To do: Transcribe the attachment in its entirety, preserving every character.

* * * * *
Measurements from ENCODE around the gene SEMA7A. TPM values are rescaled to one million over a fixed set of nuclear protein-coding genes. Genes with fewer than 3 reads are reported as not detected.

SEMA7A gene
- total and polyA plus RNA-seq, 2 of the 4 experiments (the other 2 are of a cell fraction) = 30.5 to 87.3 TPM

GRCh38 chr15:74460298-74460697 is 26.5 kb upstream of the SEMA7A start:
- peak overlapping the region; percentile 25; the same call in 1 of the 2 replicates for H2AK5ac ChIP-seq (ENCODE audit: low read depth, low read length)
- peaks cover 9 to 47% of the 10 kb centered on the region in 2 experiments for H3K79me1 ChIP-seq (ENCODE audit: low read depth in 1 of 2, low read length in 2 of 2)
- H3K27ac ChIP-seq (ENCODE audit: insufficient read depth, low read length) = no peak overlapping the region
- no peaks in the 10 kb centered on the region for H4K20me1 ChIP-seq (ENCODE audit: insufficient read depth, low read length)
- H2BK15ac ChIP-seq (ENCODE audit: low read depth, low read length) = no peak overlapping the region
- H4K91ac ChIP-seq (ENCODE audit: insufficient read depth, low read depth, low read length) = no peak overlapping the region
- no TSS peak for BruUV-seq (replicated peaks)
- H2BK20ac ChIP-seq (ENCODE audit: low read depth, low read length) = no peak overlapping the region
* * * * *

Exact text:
Measurements from ENCODE around the gene SEMA7A. TPM values are rescaled to one million over a fixed set of nuclear protein-coding genes. Genes with fewer than 3 reads are reported as not detected.

SEMA7A gene
- total and polyA plus RNA-seq, 2 of the 4 experiments (the other 2 are of a cell fraction) = 30.5 to 87.3 TPM

GRCh38 chr15:74460298-74460697 is 26.5 kb upstream of the SEMA7A start:
- peak overlapping the region; percentile 25; the same call in 1 of the 2 replicates for H2AK5ac ChIP-seq (ENCODE audit: low read depth, low read length)
- peaks cover 9 to 47% of the 10 kb centered on the region in 2 experiments for H3K79me1 ChIP-seq (ENCODE audit: low read depth in 1 of 2, low read length in 2 of 2)
- H3K27ac ChIP-seq (ENCODE audit: insufficient read depth, low read length) = no peak overlapping the region
- no peaks in the 10 kb centered on the region for H4K20me1 ChIP-seq (ENCODE audit: insufficient read depth, low read length)
- H2BK15ac ChIP-seq (ENCODE audit: low read depth, low read length) = no peak overlapping the region
- H4K91ac ChIP-seq (ENCODE audit: insufficient read depth, low read depth, low read length) = no peak overlapping the region
- no TSS peak for BruUV-seq (replicated peaks)
- H2BK20ac ChIP-seq (ENCODE audit: low read depth, low read length) = no peak overlapping the region